Reuniting the Hayti community is Kasib Abdullah’s vision.
Kasib opened his restaurant, New Visions of Africa, in 2004 with his former partners Raheem Muhammad and Rasheed Muhammad. The restaurant is located on 1306 Fayetteville St. in Durham. Today, Kasib runs the store on his own.
New Visions serves free food to people in the community three days a week, delivers food and sells low-cost, healthy meals. Kasib says the restaurant’s primary purpose is to unite the community.
“When people sit down and break bread together,” Kasib says, “it brings out a certain stillness in them that god has blessed everyone with.”
Kasib was raised in northern New Jersey under the Nation of Islam, an African-American movement promoting black separatism – the practice of African-American people isolating themselves economically. Kasib moved to Durham in 1995.
Kasib and his former business partners opened New Visions as a wholesome restaurant where people could come together and build community.
“Many African-American businesses around here sell tobacco and alcohol,” he says. “We’re trying to bring positive change. Our philosophy is to steer the community back towards self-sufficiency.”
New Visions serves the Hayti community, a group of mostly African-American and Latino people that were once part of Black Wall Street. LEARN NC calls Black Wall Street “the hub for African-American business activity” in early 20th century Durham.
André White, a New Visions regular who’s been working in the Hayti neighborhood for 10 years, says he appreciates the restaurant and what Kasib has done for the area.
“Mr. Kasib came out with healthy $5 meal deals that could compete with $5 footlong subs from Subway and KFC’s $5 meals,” André says. “Everyone knows Mr. Kasib’s got a big heart. I like the vibe, too – the jazz music playing and the community in the restaurant.”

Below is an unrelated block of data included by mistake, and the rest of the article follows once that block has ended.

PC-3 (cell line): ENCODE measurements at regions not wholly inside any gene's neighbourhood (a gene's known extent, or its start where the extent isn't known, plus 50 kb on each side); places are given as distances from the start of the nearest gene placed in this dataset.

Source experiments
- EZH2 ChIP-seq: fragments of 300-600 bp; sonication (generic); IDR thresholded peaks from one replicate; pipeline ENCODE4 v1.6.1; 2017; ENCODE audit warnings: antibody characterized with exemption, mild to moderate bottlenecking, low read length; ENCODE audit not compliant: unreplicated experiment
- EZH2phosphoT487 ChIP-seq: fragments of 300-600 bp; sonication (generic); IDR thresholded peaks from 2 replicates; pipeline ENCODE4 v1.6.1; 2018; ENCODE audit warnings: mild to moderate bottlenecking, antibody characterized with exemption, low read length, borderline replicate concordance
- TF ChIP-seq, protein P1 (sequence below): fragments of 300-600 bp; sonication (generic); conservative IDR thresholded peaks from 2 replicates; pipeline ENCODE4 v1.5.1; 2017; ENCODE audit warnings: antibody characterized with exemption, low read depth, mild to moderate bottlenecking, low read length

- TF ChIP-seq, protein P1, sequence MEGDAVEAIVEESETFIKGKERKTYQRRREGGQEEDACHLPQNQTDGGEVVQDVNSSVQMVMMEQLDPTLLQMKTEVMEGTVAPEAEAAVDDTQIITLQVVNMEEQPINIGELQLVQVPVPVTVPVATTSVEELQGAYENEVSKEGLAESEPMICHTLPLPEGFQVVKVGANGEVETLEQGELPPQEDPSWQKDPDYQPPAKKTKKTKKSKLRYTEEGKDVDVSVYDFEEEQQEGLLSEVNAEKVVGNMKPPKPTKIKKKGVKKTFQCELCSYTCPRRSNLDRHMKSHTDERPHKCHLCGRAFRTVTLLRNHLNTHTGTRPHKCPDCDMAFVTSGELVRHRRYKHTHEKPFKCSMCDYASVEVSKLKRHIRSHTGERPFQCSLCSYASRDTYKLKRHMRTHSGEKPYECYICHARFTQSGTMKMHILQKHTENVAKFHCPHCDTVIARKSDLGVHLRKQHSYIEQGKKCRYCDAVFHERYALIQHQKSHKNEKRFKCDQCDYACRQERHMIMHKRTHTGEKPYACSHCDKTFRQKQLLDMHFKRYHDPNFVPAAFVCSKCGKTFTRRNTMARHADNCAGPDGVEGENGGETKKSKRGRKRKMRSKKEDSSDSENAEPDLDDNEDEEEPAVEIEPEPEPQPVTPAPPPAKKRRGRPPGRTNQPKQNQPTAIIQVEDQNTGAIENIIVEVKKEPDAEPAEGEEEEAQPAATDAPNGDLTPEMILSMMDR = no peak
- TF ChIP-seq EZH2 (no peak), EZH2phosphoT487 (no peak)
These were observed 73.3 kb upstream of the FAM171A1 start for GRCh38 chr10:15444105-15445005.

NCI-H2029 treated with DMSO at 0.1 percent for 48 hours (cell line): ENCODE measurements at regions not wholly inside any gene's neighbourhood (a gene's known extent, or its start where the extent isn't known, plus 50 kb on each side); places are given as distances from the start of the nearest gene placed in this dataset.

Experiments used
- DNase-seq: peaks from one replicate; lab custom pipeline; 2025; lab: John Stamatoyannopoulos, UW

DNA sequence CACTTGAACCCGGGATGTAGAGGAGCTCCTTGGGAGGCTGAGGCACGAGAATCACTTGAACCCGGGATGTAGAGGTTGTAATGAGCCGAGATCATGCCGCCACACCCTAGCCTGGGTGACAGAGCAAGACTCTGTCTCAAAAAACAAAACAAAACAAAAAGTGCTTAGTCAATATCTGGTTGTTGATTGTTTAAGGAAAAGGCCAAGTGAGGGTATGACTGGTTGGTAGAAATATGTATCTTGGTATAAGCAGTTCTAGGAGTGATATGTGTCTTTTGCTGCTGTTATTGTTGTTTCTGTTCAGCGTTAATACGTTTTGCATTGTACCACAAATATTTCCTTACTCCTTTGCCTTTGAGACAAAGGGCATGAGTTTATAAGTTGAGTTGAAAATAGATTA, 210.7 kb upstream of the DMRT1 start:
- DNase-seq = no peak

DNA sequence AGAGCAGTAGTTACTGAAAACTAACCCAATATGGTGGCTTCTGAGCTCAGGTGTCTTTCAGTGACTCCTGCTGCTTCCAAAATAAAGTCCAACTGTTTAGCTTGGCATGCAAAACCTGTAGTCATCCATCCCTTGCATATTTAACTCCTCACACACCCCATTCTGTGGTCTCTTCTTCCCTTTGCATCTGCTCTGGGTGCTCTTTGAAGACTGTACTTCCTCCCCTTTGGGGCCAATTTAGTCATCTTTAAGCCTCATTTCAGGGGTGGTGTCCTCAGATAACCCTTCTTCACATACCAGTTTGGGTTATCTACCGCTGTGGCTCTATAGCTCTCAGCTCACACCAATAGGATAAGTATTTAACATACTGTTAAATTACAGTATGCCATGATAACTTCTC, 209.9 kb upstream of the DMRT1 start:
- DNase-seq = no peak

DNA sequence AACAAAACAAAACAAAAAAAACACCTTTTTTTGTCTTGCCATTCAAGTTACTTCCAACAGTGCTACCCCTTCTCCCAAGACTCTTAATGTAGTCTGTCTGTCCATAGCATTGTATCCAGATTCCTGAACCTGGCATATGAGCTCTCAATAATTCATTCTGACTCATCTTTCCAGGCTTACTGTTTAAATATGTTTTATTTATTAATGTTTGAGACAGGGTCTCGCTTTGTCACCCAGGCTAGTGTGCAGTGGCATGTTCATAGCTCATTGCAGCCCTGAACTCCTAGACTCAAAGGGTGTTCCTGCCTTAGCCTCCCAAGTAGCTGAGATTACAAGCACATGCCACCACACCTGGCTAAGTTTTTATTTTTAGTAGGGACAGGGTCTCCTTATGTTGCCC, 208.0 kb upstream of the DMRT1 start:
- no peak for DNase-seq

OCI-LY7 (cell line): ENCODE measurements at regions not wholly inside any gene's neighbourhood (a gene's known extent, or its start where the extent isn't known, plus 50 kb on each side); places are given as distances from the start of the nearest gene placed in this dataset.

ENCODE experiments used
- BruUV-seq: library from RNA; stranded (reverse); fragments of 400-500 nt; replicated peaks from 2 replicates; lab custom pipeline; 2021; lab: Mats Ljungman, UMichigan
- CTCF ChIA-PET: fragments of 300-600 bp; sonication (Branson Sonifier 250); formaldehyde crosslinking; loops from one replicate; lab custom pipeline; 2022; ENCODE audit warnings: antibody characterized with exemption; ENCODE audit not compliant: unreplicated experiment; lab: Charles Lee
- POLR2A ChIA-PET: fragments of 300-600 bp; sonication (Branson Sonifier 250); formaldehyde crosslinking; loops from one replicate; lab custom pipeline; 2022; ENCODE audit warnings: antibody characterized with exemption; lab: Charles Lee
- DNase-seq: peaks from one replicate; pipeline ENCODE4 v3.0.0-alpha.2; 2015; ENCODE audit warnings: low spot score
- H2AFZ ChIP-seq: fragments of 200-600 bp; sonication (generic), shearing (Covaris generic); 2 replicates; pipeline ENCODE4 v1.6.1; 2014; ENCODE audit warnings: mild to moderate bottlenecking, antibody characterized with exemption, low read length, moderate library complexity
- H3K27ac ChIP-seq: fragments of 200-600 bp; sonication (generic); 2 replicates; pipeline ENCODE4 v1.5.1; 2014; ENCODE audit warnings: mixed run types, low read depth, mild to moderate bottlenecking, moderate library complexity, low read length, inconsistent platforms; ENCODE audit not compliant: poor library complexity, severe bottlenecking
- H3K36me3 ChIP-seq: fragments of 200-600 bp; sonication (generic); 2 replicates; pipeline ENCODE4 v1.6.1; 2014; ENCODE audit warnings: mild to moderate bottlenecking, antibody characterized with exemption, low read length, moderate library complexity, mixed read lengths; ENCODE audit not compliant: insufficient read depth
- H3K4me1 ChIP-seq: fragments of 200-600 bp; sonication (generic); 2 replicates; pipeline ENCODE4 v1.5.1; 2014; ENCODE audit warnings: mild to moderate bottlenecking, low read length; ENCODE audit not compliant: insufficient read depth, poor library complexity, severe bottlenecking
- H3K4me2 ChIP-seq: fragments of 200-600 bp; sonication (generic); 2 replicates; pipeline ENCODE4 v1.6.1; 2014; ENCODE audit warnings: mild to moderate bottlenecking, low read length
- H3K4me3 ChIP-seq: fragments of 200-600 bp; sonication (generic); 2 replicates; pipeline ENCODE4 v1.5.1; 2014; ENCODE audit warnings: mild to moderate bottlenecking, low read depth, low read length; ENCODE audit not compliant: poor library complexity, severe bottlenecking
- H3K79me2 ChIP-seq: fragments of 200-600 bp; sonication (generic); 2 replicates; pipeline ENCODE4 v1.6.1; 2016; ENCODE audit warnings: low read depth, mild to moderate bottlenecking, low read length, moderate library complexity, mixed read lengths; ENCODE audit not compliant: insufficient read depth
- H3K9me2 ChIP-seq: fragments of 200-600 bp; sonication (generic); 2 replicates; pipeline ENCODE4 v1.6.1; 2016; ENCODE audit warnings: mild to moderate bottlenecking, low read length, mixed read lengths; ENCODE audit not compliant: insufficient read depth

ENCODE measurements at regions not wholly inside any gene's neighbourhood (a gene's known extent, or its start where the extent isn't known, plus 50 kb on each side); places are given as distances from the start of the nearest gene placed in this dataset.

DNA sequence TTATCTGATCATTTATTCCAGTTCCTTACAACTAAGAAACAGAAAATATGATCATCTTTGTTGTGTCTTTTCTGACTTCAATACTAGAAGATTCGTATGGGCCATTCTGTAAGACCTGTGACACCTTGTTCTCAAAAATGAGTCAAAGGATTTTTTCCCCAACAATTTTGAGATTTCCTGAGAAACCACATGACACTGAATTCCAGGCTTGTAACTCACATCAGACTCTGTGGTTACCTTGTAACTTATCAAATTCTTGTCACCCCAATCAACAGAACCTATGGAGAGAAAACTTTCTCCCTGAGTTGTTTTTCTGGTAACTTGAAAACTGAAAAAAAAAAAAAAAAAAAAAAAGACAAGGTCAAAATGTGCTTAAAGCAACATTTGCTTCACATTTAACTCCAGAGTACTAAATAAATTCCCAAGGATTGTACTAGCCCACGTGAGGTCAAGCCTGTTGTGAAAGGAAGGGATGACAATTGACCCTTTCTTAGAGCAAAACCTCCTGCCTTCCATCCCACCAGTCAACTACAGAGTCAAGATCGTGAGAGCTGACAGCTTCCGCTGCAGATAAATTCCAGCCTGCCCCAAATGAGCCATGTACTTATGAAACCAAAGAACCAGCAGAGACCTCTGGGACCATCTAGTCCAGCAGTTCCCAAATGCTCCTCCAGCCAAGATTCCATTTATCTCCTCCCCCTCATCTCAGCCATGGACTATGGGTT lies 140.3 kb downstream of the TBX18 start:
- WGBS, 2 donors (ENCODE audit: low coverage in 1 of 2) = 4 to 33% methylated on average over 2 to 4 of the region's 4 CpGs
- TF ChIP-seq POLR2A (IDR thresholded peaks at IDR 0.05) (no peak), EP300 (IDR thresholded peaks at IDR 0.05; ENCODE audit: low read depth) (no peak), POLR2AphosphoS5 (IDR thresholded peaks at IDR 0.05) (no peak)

Kasib is focused on fostering a sense of community.
“We were all raised in community life,” he says. “Now it’s, ‘I’ve got mine, and you gotta get yours.’ It used to be that everyone had a piece of the pie.”
According to Kasib, the store’s name, New Visions of Africa, comes from his desire to reconnect the Hayti community.
“We are the Africans of America,” he says. “We’re not ashamed of our history. Right now, a lot of African-Americans don’t want to be associated with our history. Once we give people a self-awareness of who they are and where they came from, it will give them a sense of pride.”
Kasib does most of the work for the restaurant, but he relies on volunteers, government programs and donations to serve anyone who needs food. He says many people who want to help find him through VolunteerMatch, a service that helps people look up nonprofits and charity events in their area.
“We stay afloat by the grace of God,” he says. “I also deliver cakes as my side-hustle to help me stay alive.”
Kasib also founded Believers United for Progress, an organization for building a stronger community in Hayti. He’s still working on creating the Hayti Organizing and Developing Center, a proposed multi-purpose space where different nonprofits could teach trade, hold courses on parenting and provide shelter.
In the interest of helping wholesome businesses, Kasib has a space outside where pop-up markets can sell their goods.
“We want to remind people that there’s life!” he says. “This is one of the things that reminds people that there’s life in the community – when there’s trade.”
A traditional African garment and soap shop, Tushea, has operated outside of New Visions.
“We do hair and skin cream, African black soap – no artificial things or alcohol,” says Chris, a co-owner who did not want to disclose his last name. “Everything that’s in it, you can say the name of.”
Chris says he is grateful for what Kasib does for local businesses.
“Giving us the opportunity to be a pop-up market,” he says, “he’s helped us make what we’re doing worth doing.”
Kasib says he plans on continuing to serve the Hayti community, even if it will be a struggle.
“I won’t cry over spilled milk,” he says. “I want to know how we can replenish the bottle.”
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Edited by Luke Bollinger